Familiar fights await Maduro in post-Chavez Venezuela
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Nicolas Maduro, handpicked by Hugo Chavez as his political heir, won Venezuela's presidential election on Sunday. Lifted to the country's highest office by the late leader's enduring popularity, Maduro must now pick up where Chavez left off.
Nicolas Maduro, handpicked by the late Hugo Chavez as his political heir, won an extremely close presidential election on Sunday in Venezuela. But celebrations promised to be short, with rival Henrique Capriles rejecting the count and many familiar challenges waiting to be addressed in the post-Chavez era.
“The fight continues!” Maduro told a victory rally in Caracas, repeating his pledge to carry Chavez’s so-called Bolivarian Revolution forward. “This was the first time without the giant candidate, but he left behind his ‘son’, who is now going to be president and is going to show he is worthy of the fatherland.”
Chavez died of cancer on March 5, less than five months after decisively securing another term as president
With 50.66% support, Maduro, 50, barely edged out Capriles, who finished the night with 49.07% of the vote, in results that were much closer than those forecast by opinion polls before the election. The two candidates were separated by around 300,000 ballots.
“Mr. Maduro, if you were illegitimate before, now you are even more loaded with illegitimacy," Capriles, 40, said at a press conference, adding that his team had calculated different results and identified thousands of “incidents” during the voting.
Earlier, Venezuela’s National Electoral Commission had declared Maduro’s victory was “irreversible,” with 99% of the ballots counted. Capriles demanded a full recount.
Maduro, a one-time bus driver who became Chavez’s protégé, also inherited a clear six-year plan for the oil-rich South American nation, according to Jean Ortiz, a history professor at the University of Pau in southern France.
“The roadmap for the country was established well in advance,” Ortiz said in reference to a 2013 - 2019 government plan that Chavez unveiled in June 2012.
“This text is based on five main objectives: Guaranteeing the independence of the country, respecting its national sovereignty, maintaining its role as a regional power, helping create a multi-polar world and continue building Chavez’s twenty-first-century socialism,” the academic said.
A relatively high price of oil on the global market allowed Chavez to freely invest billions into education, health and housing programmes, especially among the poor. He also raised salaries, and even invested and shared revenues with like-minded governments in the region.
The result was a sharply declining level of poverty in Venezuela since Chavez rose to power. Poverty dropped from 49.9% in 1999 to 27.8% in 2010, and extreme poverty was reduced from 21.7% to 10.7% during the same period, according to the UN’s Economic Commission for Latin America and Caribbean (ECLAC).
Nevertheless, some analysts said Maduro would struggle to maintain the same, high level of spending that characterised Chavez’s 14-year tenure and which made the late “comandante” so popular.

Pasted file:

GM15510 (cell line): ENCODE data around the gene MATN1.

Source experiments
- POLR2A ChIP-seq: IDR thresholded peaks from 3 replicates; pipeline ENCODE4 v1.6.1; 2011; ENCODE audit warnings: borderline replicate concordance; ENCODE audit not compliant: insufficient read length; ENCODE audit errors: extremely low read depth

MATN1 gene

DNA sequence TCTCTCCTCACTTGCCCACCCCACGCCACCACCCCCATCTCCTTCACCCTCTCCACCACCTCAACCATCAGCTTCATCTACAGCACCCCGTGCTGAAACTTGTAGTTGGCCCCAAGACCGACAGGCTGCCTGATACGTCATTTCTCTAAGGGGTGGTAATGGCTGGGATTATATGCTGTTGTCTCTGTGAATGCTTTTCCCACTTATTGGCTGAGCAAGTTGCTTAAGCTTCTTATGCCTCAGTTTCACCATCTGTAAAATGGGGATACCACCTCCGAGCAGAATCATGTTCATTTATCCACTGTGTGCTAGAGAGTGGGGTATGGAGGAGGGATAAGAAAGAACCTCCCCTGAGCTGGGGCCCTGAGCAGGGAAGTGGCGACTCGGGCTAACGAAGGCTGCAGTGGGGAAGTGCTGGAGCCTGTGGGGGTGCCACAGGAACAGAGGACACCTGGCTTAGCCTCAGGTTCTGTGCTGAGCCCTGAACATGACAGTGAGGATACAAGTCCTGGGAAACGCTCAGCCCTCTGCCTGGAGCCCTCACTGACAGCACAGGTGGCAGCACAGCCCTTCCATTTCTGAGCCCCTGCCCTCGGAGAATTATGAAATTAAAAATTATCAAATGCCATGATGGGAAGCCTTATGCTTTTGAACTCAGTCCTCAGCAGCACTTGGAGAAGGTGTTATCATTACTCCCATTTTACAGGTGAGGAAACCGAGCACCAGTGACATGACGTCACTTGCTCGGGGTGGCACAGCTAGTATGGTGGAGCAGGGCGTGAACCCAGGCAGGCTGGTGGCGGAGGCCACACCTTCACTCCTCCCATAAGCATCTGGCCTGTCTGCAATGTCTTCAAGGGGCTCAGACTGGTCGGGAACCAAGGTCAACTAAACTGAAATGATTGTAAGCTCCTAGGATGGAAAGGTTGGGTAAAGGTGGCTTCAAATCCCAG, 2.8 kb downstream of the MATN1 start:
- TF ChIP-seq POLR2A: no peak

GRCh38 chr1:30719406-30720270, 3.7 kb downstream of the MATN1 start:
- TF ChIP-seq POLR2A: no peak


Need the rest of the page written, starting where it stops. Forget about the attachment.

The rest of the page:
Pascal Drouhaud, a Latin America specialist who works with the French-based industrial firm Alstom, said Maduro would need to implement reforms that do not figure in Chavez’s predefined strategy.
“His biggest challenge will be to impose an economy that is realistic in terms of its own budget,” Drouhaud said, pointing to a public deficit that is over 15% of GDP and to inflation that reached 20% last year.
Addressing scarcity, crime and corruption
Other challenges Maduro must face include a dependence on consumer imports, as well as rampant crime and corruption.
Ortiz said shortages of food staples and other basic products was a recurring problem in Venezuela that Maduro would need to address both in the short and long-term.
“The high oil revenues have structurally deformed the country,” he said. “Agriculture has a very weak role in the economy and Venezuela has to import most of the products its citizens consume.”
A high rate of violent crime was another troubling feather of Chavez’s legacy. Venezuela recorded 16,072 homicides in 2012, representing a rate of 56 murders per 100,000 inhabitants, according to official data.
That homicide rate was nearly eight times higher than the world average, and the highest in South America. During the presidential campaign Maduro said he intended to appeal directly to violent gangs, even while observers said the country’s weak judiciary was responsible for leaving many crimes unpunished.
Corruption also topped the list of voters’ concerns and is an issue Maduro has promised to tackle.
But Ortiz said the problem was so entrenched in Venezuela that it could only be addressed by restructuring the state. He added that handing over more power to local councils, which were regularly overshadowed by Chavez's larger-than-life personality, could help in the huge and urgent task.
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